The group laughed. I let myself out and skipped back to BART. Maybe I was being reactive, but Dan gave me the creeps.
Several weeks later, I found myself standing in a West Berkeley kitchen one morning next to Asa, a tall blond with twisted dreadlocks. Asa was frying eggplant and chicken legs, preparing food for Sunday breakfast at the Permaculture Army’s headquarters. In the next room, a few boys played guitar. The Permaculture Army was a group of boys living in a house/farm in Berkeley, who grew a lot of their own food, killed their own chickens, and tried to follow a routine involving a variety of unpleasant activities, including getting up at 7 a.m. and doing vigorous yoga and jogging to the marina.
I already knew I couldn’t live there. It was very dirty. The “bedrooms” were wooden bunks with sleeping bags (no mattresses) on top, and they smelled like unwashed boy. The boys themselves were sweet and forlorn; Lost Boys who needed a Wendy. But the last time I moved into a house and said the words: “It’s OK, I’ll do all the cleaning,” it didn’t end well. As I made my exit, a chicken waddled into the kitchen and laid an egg. Asa picked it up. “Breakfast!” he said triumphantly.
I’d just about given up when I met Marisa, Elena, Ryan, and Eli at an open house one night. The two girls were chatting in the kitchen. Marisa, a beautiful bald girl that reminded me of Sinead O’Connor, was cutting vegetables and making salad dressing. Elena, her pink-haired roommate, was drinking wine. Marisa, an architect who recently moved here from St. Louis, wanted to live someplace where she could feel like part of a family. David, the third roommate, came into the kitchen with bags from Trader Joe’s. He dropped them and hugged Elena.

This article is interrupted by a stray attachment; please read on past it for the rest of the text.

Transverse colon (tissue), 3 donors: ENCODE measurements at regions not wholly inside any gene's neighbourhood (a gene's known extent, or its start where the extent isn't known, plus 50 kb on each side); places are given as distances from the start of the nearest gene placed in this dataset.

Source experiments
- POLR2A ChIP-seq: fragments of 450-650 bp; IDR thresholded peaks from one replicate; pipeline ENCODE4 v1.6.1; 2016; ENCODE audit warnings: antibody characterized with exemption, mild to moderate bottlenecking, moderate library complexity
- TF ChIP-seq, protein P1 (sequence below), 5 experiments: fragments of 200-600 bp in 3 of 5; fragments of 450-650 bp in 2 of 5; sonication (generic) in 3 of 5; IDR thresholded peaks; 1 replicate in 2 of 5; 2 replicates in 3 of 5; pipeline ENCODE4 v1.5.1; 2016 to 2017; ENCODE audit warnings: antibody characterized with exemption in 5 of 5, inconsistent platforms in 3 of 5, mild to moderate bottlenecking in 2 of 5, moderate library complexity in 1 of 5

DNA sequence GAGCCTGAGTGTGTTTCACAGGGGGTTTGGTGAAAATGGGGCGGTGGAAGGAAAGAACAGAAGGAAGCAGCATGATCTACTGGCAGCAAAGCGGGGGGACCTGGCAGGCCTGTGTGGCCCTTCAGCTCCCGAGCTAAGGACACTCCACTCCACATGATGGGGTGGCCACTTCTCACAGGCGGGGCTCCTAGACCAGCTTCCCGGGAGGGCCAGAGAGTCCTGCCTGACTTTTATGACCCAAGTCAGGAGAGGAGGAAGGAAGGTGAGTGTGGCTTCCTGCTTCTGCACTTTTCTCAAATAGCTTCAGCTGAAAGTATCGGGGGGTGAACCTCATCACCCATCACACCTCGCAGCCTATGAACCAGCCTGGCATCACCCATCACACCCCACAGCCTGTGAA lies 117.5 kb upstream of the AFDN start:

“What’s up, roommate?” he said.
Elena turned and smiled. “We are a very huggy house.”
Later, they moved into the living room and started to interview potential roommates. The house members were relaxed and funny and cracked jokes to put them at ease. Ryan showed off his newly built yogurt incubator. They did a little routine where they went around the room and introduced each other.
David on Marisa: “She has an incredibly infectious laugh.”
Elena on Ryan: “Total environmentalist. He has hooked us up with some major critical thinking about lightbulbs and dryers.”
It was a love fest. I wanted to be part of it.
Then, a demure Italian girl with long shiny hair arrived. The boys both jumped up and offered to show her around. David won. Ten minutes later, we heard the door close.
David came back in.
“It wasn’t her scene,” he said. “It’s too dirty for her.”
She was right. Underneath all the love was a grubby carpet, a fairly committed film that had become dirt, and more importantly, people who liked it that way.
I couldn’t live with any these people. The ones that were not insane were too casual about tidiness. I liked shiny surfaces and spot-free mirrors and the heavy chemical smell of non-biodegradable house cleaner. Also, all this hanging out in other people’s houses was making me fall in love with my old pad again.
I get why people do it: for the company, to save money, because living alone is probably unnatural and symptomatic of a slightly controlling and antisocial personality. But I loved getting up and having nothing to greet me. No chickens. No tea cozy. Just me and my Peet’s coffee and my newspaper and the radio.
Until the next flu strikes.